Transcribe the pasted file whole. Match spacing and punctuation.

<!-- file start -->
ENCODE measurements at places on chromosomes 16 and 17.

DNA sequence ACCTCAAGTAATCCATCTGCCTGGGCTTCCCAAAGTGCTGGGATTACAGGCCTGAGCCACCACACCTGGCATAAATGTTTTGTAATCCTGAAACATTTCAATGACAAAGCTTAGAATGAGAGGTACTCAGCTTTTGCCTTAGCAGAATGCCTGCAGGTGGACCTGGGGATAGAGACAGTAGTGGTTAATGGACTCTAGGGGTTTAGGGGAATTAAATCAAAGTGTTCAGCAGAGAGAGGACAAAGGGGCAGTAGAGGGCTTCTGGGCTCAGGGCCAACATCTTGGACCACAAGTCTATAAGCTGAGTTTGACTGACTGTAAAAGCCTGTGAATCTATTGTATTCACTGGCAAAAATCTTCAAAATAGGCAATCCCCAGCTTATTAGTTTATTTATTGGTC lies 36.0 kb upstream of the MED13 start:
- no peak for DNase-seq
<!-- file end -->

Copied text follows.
ENCODE measurements at places on chromosomes 16 and 17.

DNA sequence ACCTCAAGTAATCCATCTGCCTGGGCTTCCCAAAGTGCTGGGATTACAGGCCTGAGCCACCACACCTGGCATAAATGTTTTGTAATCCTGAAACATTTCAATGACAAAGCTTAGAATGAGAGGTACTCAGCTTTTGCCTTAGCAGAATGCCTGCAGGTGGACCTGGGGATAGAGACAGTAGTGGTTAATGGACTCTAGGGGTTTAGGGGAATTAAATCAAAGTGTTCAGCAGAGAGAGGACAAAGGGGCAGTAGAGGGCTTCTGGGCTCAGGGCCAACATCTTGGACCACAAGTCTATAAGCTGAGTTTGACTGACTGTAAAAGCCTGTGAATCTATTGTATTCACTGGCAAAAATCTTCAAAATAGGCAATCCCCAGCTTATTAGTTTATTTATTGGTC lies 36.0 kb upstream of the MED13 start:
- no peak for DNase-seq